In our study, we used a self-administered L-IPAQ questionnaire with acceptable reliability and validity when assessing the levels and patterns of PA in healthy adults in diverse settings [48, 54, 88]. We also compared both genders of older adults (over 65 years of age) [89], which was important for our sample in some cases. The L-IPAQ method produced a correlation of 0.8 in an assessment of test–retest repeatability [54].

Our results showed similar trends to the results of the Slovenian National Institute of Public Health, where sitting time was divided based on the type of work. The average weekly sitting time in our study (five and four hours/day during the week and weekend) was the same as that found for the general adult Slovenian population. In our study, 16.6% (25) and 9.3% (14) of participants sat during the week and weekend for over 8 hours/day, while the Slovenian population study reported that for simple office work and for intellectual, research, and management-type work, the average daily sitting times were 8.2 and 7.5 hours/day [67].

According to the study on the burden of diseases in 187 countries, a low level of PA was the 10th leading risk factor for morbidity [90], while daily prolonged sitting was found to have a potentially causal relationship between sedentary behavior and all-cause mortality based on several epidemiological criteria [91]. However, regular higher PA may not neutralize all of the health consequences of everyday occupational sitting [92]; in a prospective cohort study on US adults, the combination of both sitting and being less physically active was associated with up to a 94% increase in all-cause mortality in females and 48% in males compared to individuals who reported sitting for the least amount of time and being the most physically active [93].

Our participants reported moderately motorized (mostly cars) transport time, with an average of 42 minutes/day spent traveling, while 19.2% of participants reported using motorized transport <10 minutes/day.

On average, our participants exercised 5541.2 MET minutes/week. Participants in our study incorporated PA more as an integrated lifestyle component and in combination with a diet where the commitment was maintained through the assistance of an extensive support system and community network. A total of 90.7% of participants performed at least the minimum amount of weekly recommended moderate-intensity PA [52, 53], while 73% of participants performed above the recommended 3000 MET minutes/week. This is the level of PA at which the highest number of health benefits has been reported to occur [94]. While, in our study, 91.4% of participants exceeded the minimum recommendations of weekly moderate-intensity PA [52] and vigorous-intensity PA [53], data for Slovenian adults aged 25–74 years reported that only 31% and 43% of adults reached these recommended levels [67].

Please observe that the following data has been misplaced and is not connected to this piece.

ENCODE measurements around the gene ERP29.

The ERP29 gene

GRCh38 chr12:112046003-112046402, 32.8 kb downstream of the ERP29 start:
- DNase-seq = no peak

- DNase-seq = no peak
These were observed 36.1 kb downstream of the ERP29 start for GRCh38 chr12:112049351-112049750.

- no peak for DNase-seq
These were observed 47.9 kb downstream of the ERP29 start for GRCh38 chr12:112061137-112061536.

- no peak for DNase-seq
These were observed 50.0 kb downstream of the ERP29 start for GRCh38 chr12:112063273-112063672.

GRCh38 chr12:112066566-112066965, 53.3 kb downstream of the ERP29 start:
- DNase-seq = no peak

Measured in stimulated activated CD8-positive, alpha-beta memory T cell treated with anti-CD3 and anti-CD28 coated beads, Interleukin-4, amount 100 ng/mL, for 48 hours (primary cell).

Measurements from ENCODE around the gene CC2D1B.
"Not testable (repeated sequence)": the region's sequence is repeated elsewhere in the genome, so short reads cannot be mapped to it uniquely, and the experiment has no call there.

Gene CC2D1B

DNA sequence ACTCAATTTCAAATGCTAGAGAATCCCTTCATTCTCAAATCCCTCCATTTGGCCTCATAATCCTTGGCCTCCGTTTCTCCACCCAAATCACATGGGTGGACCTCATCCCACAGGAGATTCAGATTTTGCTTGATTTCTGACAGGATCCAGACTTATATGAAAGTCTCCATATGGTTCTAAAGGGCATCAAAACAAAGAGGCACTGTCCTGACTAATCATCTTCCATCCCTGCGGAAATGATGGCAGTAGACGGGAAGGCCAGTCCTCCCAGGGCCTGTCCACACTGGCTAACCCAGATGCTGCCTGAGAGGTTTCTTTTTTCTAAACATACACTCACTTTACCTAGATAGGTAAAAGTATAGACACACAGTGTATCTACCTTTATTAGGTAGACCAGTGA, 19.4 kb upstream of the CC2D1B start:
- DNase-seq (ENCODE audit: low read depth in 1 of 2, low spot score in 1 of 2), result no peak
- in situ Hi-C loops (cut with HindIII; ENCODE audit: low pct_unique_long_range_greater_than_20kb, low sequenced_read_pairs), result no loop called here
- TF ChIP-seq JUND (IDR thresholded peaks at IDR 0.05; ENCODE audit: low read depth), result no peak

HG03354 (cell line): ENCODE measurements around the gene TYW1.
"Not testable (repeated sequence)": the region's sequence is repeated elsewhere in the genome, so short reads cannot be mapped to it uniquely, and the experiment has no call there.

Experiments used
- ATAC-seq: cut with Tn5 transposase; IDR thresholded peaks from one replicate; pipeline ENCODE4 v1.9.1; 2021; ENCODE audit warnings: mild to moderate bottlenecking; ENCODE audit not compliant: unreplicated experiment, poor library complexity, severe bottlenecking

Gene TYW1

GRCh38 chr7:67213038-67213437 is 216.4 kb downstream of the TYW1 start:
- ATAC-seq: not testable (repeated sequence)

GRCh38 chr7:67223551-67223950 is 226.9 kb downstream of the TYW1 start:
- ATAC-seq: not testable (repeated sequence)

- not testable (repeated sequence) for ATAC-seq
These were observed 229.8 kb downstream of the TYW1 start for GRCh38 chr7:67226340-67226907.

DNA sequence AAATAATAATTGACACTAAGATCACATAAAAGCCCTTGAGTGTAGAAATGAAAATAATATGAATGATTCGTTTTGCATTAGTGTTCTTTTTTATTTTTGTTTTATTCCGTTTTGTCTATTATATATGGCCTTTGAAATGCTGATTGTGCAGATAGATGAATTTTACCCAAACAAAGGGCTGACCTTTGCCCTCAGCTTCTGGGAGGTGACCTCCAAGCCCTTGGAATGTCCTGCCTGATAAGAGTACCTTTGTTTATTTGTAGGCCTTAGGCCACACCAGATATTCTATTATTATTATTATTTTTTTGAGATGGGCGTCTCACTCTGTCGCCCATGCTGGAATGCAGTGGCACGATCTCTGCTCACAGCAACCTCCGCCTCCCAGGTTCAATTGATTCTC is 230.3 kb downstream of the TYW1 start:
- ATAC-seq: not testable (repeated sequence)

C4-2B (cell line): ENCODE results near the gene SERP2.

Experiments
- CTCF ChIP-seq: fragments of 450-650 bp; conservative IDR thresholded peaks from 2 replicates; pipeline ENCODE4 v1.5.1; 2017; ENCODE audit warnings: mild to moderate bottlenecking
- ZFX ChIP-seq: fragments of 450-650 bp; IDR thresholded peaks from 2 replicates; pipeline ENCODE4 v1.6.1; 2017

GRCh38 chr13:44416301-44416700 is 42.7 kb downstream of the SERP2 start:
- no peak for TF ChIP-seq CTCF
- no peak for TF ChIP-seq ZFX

4.1.4. Sleep Quality and Patterns

We found that the average time to go to sleep was mostly late, at 22:46, while the average waking time was 5:54 am. Participants reported falling asleep in less than 15 minutes, with the average sleep duration being fewer than seven hours per night. However, 24.5% (37) of participants reported fewer than six hours of sleep per day. In comparison, a study on the Slovenian population reported only 12.5% of adults sleeping for fewer than six hours a day [67]. Sleeping disorders represent a high-risk factor for both short- and long-term adverse health consequences in otherwise healthy individuals, as well as those with underlying diseases [95]. The dietary composition was shown to influence sleep duration, quality, and behavior [96, 97]. A recent review of epidemiological studies showed that a PBD may provide additional benefits to health via its potential effects on sleep quality but failed to establish a causal relationship between a plant-rich dietary pattern and sleep health [98]. Findings from countries across Asia, Africa [99], and Europe [100] showed that sleep disturbance was associated with socioeconomic insecurity and other environmental 24-hour lifestyle factors; thus, sleep disorders are an emerging public health issue.

4.1.5. Stress Status

On average, participants in our study reported low perceived stress levels, with no significant differences observed between the three groups